Canal and River Trust – The Waterways and Wellbeing

The Canal & River Trust is a charity set up in 2012 to care for England and Wales’ 200-year-old waterways, holding them in trust for the nation forever. It has responsibility for 2,000 miles of navigable canals and rivers, together with bridges, tunnels, aqueducts, docks and reservoirs, along with museums and archive collections. The Trust’s ambition is for the waterways to make a difference locally. In order to ensure that a robust measurement of local impact is captured and explained, the Trust developed the Outcomes Measurement Framework (OMF) in partnership with PLACE at the University of Cardiff. The OMF set the guiding principles and research methodology for gathering data, provides a series of indicators, maintains rigour, and enables an evaluation and measurement process.

Sue Potts was commissioned by the Canal and River Trust to lead the development of a suite of research instruments which would enable on-the-ground staff and volunteers to collect data. Alongside this task, Sue advised on the development of an e-Toolkit which would assist in automating part of the data analysis process. In order to develop an evidence base of existing impact, Sue also led a secondary analysis of a number of the Canal and River Trust’s flagship projects including Creative Places and People project The Super Slow Way and the People’s Lottery funded Growing Hedgerows project.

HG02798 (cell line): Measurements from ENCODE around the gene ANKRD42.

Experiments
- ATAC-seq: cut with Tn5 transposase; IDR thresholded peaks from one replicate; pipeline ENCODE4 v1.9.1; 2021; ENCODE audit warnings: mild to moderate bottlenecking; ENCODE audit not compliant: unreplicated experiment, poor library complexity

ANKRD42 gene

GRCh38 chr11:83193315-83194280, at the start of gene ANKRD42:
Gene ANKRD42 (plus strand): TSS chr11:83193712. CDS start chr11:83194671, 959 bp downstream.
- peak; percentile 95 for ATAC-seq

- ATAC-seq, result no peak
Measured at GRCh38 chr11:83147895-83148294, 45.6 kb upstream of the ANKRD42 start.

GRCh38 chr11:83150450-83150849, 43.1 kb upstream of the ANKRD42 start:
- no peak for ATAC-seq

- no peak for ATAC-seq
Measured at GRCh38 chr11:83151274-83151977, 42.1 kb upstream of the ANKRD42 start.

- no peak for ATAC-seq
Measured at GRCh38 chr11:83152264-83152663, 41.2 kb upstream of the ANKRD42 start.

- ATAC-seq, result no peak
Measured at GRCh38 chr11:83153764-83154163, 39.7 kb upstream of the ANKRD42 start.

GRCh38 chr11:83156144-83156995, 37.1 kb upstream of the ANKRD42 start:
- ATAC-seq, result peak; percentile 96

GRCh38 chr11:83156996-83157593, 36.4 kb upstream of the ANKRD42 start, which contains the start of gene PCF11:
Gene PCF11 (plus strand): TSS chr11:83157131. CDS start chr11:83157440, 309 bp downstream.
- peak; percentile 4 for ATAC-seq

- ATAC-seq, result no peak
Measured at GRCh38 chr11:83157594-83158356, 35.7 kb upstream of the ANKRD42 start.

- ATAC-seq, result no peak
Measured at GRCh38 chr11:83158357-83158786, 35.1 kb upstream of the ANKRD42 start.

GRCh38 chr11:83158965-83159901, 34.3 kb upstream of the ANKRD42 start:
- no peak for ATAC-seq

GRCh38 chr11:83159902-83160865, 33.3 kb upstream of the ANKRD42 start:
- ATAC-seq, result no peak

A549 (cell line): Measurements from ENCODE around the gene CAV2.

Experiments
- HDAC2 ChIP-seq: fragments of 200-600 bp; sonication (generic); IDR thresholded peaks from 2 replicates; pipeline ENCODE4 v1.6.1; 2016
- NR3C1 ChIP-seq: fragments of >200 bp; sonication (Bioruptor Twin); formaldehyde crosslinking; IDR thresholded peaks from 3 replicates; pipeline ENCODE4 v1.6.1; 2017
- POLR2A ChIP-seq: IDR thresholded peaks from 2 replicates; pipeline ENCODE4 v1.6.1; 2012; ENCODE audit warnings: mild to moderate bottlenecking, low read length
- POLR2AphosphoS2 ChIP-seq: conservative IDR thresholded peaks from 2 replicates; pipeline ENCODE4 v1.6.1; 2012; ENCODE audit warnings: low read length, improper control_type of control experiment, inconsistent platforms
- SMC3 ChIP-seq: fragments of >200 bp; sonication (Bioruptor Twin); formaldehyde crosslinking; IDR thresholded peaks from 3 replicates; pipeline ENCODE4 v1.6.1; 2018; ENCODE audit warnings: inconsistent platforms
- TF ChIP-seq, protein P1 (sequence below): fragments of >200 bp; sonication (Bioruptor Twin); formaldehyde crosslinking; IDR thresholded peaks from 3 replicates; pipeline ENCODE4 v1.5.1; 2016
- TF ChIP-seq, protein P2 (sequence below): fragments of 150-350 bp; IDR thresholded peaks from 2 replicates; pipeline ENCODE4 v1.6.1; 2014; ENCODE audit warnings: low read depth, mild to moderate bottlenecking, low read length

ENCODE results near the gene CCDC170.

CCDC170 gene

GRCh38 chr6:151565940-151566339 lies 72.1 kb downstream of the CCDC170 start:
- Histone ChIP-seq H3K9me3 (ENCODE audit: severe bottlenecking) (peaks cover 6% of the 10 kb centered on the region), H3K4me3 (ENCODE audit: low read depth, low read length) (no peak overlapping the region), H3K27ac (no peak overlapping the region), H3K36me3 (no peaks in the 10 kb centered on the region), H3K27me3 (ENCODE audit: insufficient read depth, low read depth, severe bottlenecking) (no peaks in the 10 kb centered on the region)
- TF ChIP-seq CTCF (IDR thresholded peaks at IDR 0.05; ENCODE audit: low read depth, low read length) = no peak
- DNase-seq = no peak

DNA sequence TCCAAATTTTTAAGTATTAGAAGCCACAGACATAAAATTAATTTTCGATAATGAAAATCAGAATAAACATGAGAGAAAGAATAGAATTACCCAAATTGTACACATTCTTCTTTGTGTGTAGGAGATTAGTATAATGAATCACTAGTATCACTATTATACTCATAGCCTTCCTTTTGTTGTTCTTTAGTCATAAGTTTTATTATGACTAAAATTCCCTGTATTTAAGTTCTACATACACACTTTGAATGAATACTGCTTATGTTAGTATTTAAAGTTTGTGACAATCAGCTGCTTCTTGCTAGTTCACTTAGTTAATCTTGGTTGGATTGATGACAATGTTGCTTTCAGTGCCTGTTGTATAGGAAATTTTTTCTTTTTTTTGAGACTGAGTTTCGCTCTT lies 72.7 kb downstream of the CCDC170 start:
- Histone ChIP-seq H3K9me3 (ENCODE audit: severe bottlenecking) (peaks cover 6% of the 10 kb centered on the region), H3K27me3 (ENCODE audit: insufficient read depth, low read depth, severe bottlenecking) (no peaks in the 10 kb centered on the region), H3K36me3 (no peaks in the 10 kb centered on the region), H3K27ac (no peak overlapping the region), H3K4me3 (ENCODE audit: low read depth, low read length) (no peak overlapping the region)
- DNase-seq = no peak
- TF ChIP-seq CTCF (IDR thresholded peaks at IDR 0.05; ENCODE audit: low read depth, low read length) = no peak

Instruments developed by Sue focused on measuring the impact of participatory arts and heritage attractions located on the waterways. All impact measurements are mapped to current government policy including measuring improvements in wellbeing, the happiness of the UK population and tracking trends that encourage volunteering, social action and the empowerment of communities. Sue is particularly interested in how participation in arts and heritage can increase an individual’s sense of belonging and also support a reduction in social isolation. These elements were built into the toolkit to demonstrate how activity on the waterways enriches lives. Building on the SILO toolkit, Sue also produced a suite of tools which measure an increase in employability and demonstrate a contribution to life-long learning.

Supported by the ICC’s Stephen Crone and Jenny Daniels, and also by Dr Gerwyn Jones, 30 research instruments were created which support the CRT’s ambitions for capturing impact in the following areas: Health, Wellbeing and Happiness; Engaged People and Cohesive Communities; Learning and Enhancing Skills and Cultural and Environmental Assets.

Photo credits
Cruising on the Royal” by Bart Busschots is licensed under CC BY-NC-ND 2.0

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